…Thoby Stephen, 20, is hosting his sisters, up from London, and his cousin, acting as their chaperone, for tea in his rooms.
Virginia, 19, and Vanessa, 22, have to be accompanied by their cousin Katherine Stephen, 45, vice-principal of Newnham College, one of only two Cambridge colleges to admit women.
On previous trips, Thoby had introduced them to some of his university friends, Clive Bell, 19, who came from a good family, and the eccentric Lytton Strachey, 21, a fellow member of the ‘secret’ Cambridge society, the Apostles. This time, one of his other Apostle friends, Leonard Woolf, 20, at Trinity on a classical scholarship, also stops by Thoby’s rooms:
I also met Thoby’s two sisters, Virginia and Vanessa Stephen, when they came up to see him. The young ladies—Vanessa was 21 or 22, Virginia 18 or 19—were just as formidable and alarming as their father, perhaps even more so. I first saw them one summer afternoon in Thoby’s rooms; in white dresses and large hats, with parasols in their hands. Their beauty literally took one’s breath away, for suddenly seeing them one stopped astonished and everything including one’s breathing for one second also stopped, as it does when in a picture gallery you suddenly come face to face with a great Rembrandt or Velazquez…They were… the most Victorian of Victorian young ladies…It was almost impossible for a man not to fall in love with them and I think that I did at once.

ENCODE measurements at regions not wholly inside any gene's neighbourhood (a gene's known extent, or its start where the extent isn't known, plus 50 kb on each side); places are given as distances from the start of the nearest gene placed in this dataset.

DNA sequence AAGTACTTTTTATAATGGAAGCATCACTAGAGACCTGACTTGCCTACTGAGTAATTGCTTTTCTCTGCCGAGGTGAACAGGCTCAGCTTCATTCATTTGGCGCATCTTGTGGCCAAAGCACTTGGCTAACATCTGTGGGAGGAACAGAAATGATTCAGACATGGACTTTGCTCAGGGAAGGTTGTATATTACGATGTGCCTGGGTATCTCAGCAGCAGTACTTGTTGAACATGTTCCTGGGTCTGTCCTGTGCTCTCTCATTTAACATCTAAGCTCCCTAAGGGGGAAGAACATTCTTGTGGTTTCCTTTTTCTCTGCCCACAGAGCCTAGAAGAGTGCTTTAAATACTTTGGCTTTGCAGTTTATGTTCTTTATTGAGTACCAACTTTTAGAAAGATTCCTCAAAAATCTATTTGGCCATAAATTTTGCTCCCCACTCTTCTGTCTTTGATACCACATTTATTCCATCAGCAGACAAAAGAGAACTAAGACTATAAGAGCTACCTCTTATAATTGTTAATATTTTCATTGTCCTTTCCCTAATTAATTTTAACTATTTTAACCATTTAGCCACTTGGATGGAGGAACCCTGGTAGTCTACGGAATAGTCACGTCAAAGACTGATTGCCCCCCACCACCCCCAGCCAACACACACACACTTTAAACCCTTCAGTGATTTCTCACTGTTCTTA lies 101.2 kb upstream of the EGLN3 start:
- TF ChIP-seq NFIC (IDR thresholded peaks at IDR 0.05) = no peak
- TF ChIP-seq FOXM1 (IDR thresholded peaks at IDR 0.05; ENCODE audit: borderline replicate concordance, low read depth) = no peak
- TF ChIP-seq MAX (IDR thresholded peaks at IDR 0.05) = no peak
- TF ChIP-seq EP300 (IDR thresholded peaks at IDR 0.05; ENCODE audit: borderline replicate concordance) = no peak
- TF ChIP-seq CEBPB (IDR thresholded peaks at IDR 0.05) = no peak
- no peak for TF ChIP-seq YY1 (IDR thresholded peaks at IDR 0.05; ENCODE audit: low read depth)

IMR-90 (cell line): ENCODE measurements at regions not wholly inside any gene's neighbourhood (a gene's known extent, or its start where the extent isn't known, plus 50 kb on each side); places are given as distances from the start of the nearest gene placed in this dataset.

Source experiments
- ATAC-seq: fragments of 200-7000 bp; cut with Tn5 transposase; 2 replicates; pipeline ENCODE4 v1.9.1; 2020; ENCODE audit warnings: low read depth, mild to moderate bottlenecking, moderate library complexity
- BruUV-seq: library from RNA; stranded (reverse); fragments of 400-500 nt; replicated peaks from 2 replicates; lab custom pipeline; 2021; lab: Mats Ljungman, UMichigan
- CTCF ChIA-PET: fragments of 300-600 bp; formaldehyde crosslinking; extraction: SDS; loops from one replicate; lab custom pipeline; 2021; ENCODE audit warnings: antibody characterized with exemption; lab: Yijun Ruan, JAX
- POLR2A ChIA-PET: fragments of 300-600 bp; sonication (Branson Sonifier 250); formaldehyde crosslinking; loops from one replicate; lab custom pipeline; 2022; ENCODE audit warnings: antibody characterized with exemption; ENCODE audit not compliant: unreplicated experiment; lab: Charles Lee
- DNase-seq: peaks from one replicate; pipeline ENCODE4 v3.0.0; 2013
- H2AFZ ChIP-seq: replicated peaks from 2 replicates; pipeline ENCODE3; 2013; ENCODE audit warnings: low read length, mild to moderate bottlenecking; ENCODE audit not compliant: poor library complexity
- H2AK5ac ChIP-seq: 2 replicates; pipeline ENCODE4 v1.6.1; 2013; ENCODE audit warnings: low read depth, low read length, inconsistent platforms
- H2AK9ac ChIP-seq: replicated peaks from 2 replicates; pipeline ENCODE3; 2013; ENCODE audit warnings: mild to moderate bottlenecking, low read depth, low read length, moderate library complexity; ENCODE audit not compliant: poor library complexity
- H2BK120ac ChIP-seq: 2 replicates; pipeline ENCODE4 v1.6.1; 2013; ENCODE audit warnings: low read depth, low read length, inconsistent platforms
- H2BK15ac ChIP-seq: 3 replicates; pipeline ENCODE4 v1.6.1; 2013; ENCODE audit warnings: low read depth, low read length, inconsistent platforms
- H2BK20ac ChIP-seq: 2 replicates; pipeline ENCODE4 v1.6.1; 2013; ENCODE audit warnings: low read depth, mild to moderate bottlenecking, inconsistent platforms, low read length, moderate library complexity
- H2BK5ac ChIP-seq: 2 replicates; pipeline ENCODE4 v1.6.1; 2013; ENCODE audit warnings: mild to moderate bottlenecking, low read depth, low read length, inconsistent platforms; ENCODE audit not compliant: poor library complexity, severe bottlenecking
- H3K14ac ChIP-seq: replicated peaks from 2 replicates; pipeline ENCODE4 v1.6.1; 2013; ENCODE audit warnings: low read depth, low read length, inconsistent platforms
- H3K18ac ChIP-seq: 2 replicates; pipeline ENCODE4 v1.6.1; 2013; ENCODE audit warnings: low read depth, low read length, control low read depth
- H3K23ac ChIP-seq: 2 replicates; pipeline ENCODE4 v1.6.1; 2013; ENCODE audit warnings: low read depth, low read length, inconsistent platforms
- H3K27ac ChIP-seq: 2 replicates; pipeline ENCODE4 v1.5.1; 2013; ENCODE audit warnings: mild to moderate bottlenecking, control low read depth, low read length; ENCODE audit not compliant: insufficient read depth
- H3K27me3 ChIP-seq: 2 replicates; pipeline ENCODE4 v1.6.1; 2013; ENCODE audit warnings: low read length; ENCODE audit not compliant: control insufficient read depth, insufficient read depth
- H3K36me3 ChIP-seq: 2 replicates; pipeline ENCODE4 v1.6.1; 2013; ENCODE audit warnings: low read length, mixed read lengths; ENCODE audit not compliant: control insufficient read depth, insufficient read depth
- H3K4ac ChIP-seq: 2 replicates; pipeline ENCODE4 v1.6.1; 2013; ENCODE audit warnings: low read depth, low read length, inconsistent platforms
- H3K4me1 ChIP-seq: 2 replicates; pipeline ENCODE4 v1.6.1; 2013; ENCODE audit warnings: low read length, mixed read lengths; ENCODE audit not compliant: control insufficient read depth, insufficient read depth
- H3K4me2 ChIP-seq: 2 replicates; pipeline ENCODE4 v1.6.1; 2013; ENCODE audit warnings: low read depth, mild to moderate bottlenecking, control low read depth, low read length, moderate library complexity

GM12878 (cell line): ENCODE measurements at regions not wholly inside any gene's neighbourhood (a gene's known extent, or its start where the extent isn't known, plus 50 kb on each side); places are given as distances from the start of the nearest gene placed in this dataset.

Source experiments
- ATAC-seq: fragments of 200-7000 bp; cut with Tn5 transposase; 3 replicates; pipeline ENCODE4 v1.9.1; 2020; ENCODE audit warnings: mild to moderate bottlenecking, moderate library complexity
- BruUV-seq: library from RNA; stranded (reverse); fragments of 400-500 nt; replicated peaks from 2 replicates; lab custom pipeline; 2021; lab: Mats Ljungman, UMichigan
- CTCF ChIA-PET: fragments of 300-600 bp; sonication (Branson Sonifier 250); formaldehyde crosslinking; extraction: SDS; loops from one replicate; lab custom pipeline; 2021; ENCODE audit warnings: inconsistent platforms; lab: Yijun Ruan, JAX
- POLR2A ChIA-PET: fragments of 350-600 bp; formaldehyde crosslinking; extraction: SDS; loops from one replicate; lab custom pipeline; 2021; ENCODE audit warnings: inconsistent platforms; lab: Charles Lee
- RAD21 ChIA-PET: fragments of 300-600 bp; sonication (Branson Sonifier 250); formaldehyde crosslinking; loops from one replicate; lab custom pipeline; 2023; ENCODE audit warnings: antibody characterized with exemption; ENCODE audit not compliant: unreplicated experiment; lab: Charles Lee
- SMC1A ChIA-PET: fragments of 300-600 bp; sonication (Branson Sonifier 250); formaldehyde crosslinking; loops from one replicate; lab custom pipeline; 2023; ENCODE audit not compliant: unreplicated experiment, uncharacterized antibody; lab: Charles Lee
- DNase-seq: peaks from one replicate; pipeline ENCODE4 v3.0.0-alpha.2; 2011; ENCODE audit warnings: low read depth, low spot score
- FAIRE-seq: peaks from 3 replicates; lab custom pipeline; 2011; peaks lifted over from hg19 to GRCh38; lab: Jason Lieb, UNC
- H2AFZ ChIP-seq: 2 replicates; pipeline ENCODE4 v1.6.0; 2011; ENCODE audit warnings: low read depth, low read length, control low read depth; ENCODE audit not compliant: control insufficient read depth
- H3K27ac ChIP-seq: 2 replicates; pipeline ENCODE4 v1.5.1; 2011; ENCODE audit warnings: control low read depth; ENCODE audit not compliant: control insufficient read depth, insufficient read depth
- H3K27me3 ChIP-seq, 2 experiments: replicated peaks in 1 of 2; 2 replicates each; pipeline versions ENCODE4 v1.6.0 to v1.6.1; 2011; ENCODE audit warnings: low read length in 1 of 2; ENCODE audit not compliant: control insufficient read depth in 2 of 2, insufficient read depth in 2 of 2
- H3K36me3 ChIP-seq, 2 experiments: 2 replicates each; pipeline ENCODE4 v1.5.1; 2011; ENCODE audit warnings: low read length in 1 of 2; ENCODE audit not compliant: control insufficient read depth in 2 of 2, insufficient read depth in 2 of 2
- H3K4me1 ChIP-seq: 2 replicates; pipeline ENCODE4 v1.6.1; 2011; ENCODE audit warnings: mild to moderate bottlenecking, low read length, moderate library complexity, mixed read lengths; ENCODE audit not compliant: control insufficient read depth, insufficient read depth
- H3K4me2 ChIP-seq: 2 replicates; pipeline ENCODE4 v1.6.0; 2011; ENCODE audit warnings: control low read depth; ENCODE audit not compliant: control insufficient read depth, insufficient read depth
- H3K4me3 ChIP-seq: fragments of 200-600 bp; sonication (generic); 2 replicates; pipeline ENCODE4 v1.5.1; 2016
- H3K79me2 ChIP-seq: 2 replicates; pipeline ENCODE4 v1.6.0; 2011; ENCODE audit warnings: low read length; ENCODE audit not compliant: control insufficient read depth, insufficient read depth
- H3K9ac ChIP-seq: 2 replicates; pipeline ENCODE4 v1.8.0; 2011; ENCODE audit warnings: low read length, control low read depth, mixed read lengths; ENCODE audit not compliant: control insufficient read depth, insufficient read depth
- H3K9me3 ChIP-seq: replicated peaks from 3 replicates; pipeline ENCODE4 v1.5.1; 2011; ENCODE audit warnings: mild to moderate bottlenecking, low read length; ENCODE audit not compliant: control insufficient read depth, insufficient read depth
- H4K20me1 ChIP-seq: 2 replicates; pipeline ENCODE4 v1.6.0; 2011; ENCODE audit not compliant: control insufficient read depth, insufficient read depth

This year, we’ll be telling stories about these groups of ‘such friends,’ before, during and after their times together.